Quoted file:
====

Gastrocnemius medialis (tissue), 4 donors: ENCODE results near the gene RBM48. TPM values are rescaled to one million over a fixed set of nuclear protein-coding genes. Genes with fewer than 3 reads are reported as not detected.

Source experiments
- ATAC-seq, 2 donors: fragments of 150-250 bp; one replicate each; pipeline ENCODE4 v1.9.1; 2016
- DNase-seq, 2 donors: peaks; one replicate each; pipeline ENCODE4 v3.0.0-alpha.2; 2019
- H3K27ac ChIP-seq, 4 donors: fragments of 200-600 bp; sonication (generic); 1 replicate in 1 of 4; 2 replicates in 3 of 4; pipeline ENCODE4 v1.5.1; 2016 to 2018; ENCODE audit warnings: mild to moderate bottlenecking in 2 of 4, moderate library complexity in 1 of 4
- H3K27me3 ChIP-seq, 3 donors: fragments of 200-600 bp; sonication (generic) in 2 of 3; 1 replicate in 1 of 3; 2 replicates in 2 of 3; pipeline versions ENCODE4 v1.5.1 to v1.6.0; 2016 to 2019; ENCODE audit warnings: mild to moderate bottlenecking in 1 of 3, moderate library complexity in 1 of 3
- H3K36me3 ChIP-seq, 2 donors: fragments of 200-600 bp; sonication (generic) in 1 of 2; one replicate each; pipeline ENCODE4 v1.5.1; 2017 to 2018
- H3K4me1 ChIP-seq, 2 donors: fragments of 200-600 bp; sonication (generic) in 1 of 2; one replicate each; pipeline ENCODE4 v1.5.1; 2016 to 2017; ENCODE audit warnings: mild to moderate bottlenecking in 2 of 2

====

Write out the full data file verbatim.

Gastrocnemius medialis (tissue), 4 donors: ENCODE results near the gene RBM48. TPM values are rescaled to one million over a fixed set of nuclear protein-coding genes. Genes with fewer than 3 reads are reported as not detected.

Source experiments
- ATAC-seq, 2 donors: fragments of 150-250 bp; one replicate each; pipeline ENCODE4 v1.9.1; 2016
- DNase-seq, 2 donors: peaks; one replicate each; pipeline ENCODE4 v3.0.0-alpha.2; 2019
- H3K27ac ChIP-seq, 4 donors: fragments of 200-600 bp; sonication (generic); 1 replicate in 1 of 4; 2 replicates in 3 of 4; pipeline ENCODE4 v1.5.1; 2016 to 2018; ENCODE audit warnings: mild to moderate bottlenecking in 2 of 4, moderate library complexity in 1 of 4
- H3K27me3 ChIP-seq, 3 donors: fragments of 200-600 bp; sonication (generic) in 2 of 3; 1 replicate in 1 of 3; 2 replicates in 2 of 3; pipeline versions ENCODE4 v1.5.1 to v1.6.0; 2016 to 2019; ENCODE audit warnings: mild to moderate bottlenecking in 1 of 3, moderate library complexity in 1 of 3
- H3K36me3 ChIP-seq, 2 donors: fragments of 200-600 bp; sonication (generic) in 1 of 2; one replicate each; pipeline ENCODE4 v1.5.1; 2017 to 2018
- H3K4me1 ChIP-seq, 2 donors: fragments of 200-600 bp; sonication (generic) in 1 of 2; one replicate each; pipeline ENCODE4 v1.5.1; 2016 to 2017; ENCODE audit warnings: mild to moderate bottlenecking in 2 of 2